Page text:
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Wireless router vs wired router with ap

Discussion in 'General Wireless Discussion' started by Horses188, Mar 20, 2017.

  1. Horses188

    Horses188 New Around Here

    Mar 19, 2017
    My router had stopped working when it did work. The wifi coverage was not all that good. So I plan on putting in an AP. When doing so what is better a router that has wifi with an AP added or a router with out wifi with an APadded. I have a 24 port switch Thanks
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  3. MichaelCG

    MichaelCG Senior Member

    Jan 4, 2017
    Central US
    Depends on your use case, coverage areas, number/type of clients, speed expectations, and the budget.
  4. System Error Message

    System Error Message Part of the Furniture

    Oct 14, 2014
    There is no difference, its more of a difference of firmware rather. For example consumer routers all have wifi and wired because people want 1 device rather than buying many. Non consumer dont really combine both, i mean mikrotik does but thats because they also are trying to sell to home users whereas ubiquiti doesnt have wireless routers.

    Its all a matter of quality and what you want from the options available. Sure these wired only routers do a good job at being a router but thats because the company that made them didnt make wifi routers this is because they want their devices to be cheaper and more focused to a specific task. In non home environments like an office the router could be in the server room where wifi would not get out. They would place many wifi APs in the building/office to cover the areas. Imagine if all those devices were replaced with consumer routers, it would cost more for the same feature set and the CPU of those wifi routers as APs would just be wasted.

    The other reason is that non consumer markets have a different featureset requirements which is why you see cisco APs costing like $1k or more each, although in my opinion they dont need to cost that much as they dont use current technology (MU-MIMO adoptation among non consumer is very slow, usually a generation behind), and those extra features dont cost a lot more to develop either and they use the same hardware as consumer networking gear too.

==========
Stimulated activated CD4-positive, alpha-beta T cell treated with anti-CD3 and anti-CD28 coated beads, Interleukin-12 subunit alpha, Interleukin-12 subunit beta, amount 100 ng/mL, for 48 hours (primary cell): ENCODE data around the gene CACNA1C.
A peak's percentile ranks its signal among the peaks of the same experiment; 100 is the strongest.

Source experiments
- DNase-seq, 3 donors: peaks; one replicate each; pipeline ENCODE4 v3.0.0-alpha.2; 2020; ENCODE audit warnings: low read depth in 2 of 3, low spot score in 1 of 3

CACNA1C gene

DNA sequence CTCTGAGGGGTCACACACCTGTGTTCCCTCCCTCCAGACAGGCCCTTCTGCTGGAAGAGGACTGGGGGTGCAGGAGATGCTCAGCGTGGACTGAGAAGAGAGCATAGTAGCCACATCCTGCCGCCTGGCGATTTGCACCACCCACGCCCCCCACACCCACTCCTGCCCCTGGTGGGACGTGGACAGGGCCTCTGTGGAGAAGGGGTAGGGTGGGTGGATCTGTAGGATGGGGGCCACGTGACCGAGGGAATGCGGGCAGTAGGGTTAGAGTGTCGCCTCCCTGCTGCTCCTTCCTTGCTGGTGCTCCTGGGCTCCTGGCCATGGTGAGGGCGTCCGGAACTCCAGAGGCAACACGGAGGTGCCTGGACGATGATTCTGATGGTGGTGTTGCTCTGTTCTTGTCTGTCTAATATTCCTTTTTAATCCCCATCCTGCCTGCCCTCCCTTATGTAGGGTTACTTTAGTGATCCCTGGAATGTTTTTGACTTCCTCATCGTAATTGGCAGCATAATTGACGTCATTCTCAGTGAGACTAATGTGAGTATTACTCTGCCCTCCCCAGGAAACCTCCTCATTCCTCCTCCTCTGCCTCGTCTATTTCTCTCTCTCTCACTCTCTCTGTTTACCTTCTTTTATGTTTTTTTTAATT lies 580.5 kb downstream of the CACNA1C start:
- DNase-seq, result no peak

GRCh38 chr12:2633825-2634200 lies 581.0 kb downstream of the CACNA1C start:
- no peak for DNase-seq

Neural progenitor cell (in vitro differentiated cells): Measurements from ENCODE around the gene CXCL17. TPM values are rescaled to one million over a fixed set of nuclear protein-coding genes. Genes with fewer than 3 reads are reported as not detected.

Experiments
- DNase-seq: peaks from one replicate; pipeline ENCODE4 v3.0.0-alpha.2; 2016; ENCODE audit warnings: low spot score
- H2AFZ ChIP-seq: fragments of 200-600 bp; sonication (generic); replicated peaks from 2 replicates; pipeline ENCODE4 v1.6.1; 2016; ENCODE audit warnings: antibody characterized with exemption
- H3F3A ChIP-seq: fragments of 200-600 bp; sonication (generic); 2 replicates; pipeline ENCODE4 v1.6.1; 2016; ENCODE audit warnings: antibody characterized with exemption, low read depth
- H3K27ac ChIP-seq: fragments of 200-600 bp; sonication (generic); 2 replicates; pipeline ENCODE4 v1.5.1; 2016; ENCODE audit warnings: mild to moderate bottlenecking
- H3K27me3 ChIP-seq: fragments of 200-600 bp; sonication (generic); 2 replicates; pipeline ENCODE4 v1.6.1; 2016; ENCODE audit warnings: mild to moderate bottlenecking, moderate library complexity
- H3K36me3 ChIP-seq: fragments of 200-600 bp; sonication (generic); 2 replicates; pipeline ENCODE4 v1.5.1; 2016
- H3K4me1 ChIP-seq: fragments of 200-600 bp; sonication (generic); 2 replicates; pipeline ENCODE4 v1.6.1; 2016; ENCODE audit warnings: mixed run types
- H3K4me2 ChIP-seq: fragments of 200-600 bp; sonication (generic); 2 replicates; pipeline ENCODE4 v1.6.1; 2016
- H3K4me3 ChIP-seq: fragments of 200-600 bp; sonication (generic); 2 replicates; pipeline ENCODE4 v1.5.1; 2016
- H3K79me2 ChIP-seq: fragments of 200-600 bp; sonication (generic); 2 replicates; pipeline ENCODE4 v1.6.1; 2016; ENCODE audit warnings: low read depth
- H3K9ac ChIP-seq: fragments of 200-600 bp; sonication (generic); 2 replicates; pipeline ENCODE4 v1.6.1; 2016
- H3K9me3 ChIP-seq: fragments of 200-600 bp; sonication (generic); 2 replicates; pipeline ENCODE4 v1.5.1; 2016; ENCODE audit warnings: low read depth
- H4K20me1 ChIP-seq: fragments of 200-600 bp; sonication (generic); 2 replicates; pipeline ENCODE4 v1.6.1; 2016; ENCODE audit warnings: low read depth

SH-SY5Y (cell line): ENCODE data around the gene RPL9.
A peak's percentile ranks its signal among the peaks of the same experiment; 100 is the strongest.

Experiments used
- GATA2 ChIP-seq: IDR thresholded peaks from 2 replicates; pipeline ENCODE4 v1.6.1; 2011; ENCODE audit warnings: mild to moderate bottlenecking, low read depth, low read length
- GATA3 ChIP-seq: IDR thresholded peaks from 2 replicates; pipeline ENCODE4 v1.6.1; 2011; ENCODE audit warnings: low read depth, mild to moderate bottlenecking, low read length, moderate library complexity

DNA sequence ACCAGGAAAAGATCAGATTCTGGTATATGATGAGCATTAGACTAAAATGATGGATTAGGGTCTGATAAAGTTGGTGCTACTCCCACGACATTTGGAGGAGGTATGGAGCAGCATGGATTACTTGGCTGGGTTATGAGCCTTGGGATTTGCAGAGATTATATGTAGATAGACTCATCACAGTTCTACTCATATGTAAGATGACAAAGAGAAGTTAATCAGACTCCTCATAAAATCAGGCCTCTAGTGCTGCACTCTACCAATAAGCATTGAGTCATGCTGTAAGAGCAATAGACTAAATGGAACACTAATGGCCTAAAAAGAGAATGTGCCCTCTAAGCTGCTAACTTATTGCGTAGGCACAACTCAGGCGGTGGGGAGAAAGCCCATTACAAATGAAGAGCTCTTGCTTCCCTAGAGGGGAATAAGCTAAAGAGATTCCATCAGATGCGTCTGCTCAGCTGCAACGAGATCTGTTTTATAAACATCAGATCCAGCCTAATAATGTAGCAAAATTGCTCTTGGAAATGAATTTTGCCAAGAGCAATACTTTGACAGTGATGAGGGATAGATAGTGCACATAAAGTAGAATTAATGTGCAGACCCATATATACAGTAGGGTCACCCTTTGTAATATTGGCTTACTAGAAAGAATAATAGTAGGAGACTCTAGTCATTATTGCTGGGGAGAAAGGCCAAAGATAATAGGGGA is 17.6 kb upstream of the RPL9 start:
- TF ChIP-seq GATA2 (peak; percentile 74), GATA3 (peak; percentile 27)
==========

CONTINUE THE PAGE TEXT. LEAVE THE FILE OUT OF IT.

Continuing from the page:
However you will find that you can be quite wrong in many areas. Pfsense is most commonly used as a wired router but can also be used as a wifi router too, only PCIe and usb wifi cards arent as great as dedicated APs or wifi routers when it comes to wifi.

    There really should be no such thing as a wired or wireless router, as that should really refer to their medium of routing or how they should work, the term is very wrongly used. Rather it should just be called router as all it is is just a computer running an OS that has software to do a task. The wired/wireless is just a hardware extension so it should be called router with wireless or router without wireless.
  5. sfx2000

    sfx2000 Part of the Furniture

    Aug 11, 2011
    San Diego, CA
    Some folks like BHR's - some are looking into DWS solutions (Orbi/Eero/etc), and some like the component approach - depends on your needs and expectations...

    It really does come down to understanding what the needs are - and deploy a solution that is appropriate.

    One can get a decent AC1900 class BHR for less than $200USD - there's a lot of good candidates out there - go up $100 dollars, and lots of features, but not a lot more performance - so in my opinion - the BHR hard limit is $200USD - nothing more, and shop around, can find good solutions for $130-150...

    DWS - Orbi seems to be the hot item - and depending on where you shop - one can get an Orbi base and Satellite for $349 or so (observed today at BestBuy brick and mortar store, on sale) - Eero 2-pack runs about $300, and a 3-pack is $400...

    With DWS - Orbi and Eero seem to be the best answers there...

    With a component solution - e.g. dedicated router and a couple of AP's and switches - it's like owning a boat - how much money do you want to spend?
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